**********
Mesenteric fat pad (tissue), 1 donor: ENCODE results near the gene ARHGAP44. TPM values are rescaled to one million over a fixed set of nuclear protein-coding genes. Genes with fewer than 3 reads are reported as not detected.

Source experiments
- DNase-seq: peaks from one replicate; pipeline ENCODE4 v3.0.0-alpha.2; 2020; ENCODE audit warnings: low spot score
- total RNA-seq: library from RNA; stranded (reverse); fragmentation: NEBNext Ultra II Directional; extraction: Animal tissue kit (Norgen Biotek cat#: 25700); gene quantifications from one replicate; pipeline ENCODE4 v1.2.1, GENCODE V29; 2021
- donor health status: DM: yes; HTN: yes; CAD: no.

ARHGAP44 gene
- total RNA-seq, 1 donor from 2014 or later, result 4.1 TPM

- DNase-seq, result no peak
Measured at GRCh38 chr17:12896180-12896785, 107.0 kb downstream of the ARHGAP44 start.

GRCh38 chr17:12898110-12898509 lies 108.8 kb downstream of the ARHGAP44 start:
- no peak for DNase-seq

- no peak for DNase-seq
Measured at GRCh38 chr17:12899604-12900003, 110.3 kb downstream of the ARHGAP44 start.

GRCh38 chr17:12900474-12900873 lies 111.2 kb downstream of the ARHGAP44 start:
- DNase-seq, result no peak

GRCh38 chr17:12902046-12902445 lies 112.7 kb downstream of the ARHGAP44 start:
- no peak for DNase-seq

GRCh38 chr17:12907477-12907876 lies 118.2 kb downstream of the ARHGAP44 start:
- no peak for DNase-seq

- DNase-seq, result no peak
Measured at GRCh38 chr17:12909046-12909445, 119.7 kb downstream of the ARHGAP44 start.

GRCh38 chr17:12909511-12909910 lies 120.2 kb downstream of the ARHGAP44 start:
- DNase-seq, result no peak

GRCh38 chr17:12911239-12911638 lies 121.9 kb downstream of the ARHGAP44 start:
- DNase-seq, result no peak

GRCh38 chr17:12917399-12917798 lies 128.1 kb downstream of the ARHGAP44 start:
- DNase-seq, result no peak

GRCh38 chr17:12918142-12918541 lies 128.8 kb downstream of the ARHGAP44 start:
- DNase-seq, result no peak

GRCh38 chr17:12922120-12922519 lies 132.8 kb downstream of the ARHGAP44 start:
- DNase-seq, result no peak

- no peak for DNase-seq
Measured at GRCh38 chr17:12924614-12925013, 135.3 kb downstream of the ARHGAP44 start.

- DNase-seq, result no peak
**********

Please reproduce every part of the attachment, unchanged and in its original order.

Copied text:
Mesenteric fat pad (tissue), 1 donor: ENCODE results near the gene ARHGAP44. TPM values are rescaled to one million over a fixed set of nuclear protein-coding genes. Genes with fewer than 3 reads are reported as not detected.

Source experiments
- DNase-seq: peaks from one replicate; pipeline ENCODE4 v3.0.0-alpha.2; 2020; ENCODE audit warnings: low spot score
- total RNA-seq: library from RNA; stranded (reverse); fragmentation: NEBNext Ultra II Directional; extraction: Animal tissue kit (Norgen Biotek cat#: 25700); gene quantifications from one replicate; pipeline ENCODE4 v1.2.1, GENCODE V29; 2021
- donor health status: DM: yes; HTN: yes; CAD: no.

ARHGAP44 gene
- total RNA-seq, 1 donor from 2014 or later, result 4.1 TPM

- DNase-seq, result no peak
Measured at GRCh38 chr17:12896180-12896785, 107.0 kb downstream of the ARHGAP44 start.

GRCh38 chr17:12898110-12898509 lies 108.8 kb downstream of the ARHGAP44 start:
- no peak for DNase-seq

- no peak for DNase-seq
Measured at GRCh38 chr17:12899604-12900003, 110.3 kb downstream of the ARHGAP44 start.

GRCh38 chr17:12900474-12900873 lies 111.2 kb downstream of the ARHGAP44 start:
- DNase-seq, result no peak

GRCh38 chr17:12902046-12902445 lies 112.7 kb downstream of the ARHGAP44 start:
- no peak for DNase-seq

GRCh38 chr17:12907477-12907876 lies 118.2 kb downstream of the ARHGAP44 start:
- no peak for DNase-seq

- DNase-seq, result no peak
Measured at GRCh38 chr17:12909046-12909445, 119.7 kb downstream of the ARHGAP44 start.

GRCh38 chr17:12909511-12909910 lies 120.2 kb downstream of the ARHGAP44 start:
- DNase-seq, result no peak

GRCh38 chr17:12911239-12911638 lies 121.9 kb downstream of the ARHGAP44 start:
- DNase-seq, result no peak

GRCh38 chr17:12917399-12917798 lies 128.1 kb downstream of the ARHGAP44 start:
- DNase-seq, result no peak

GRCh38 chr17:12918142-12918541 lies 128.8 kb downstream of the ARHGAP44 start:
- DNase-seq, result no peak

GRCh38 chr17:12922120-12922519 lies 132.8 kb downstream of the ARHGAP44 start:
- DNase-seq, result no peak

- no peak for DNase-seq
Measured at GRCh38 chr17:12924614-12925013, 135.3 kb downstream of the ARHGAP44 start.

- DNase-seq, result no peak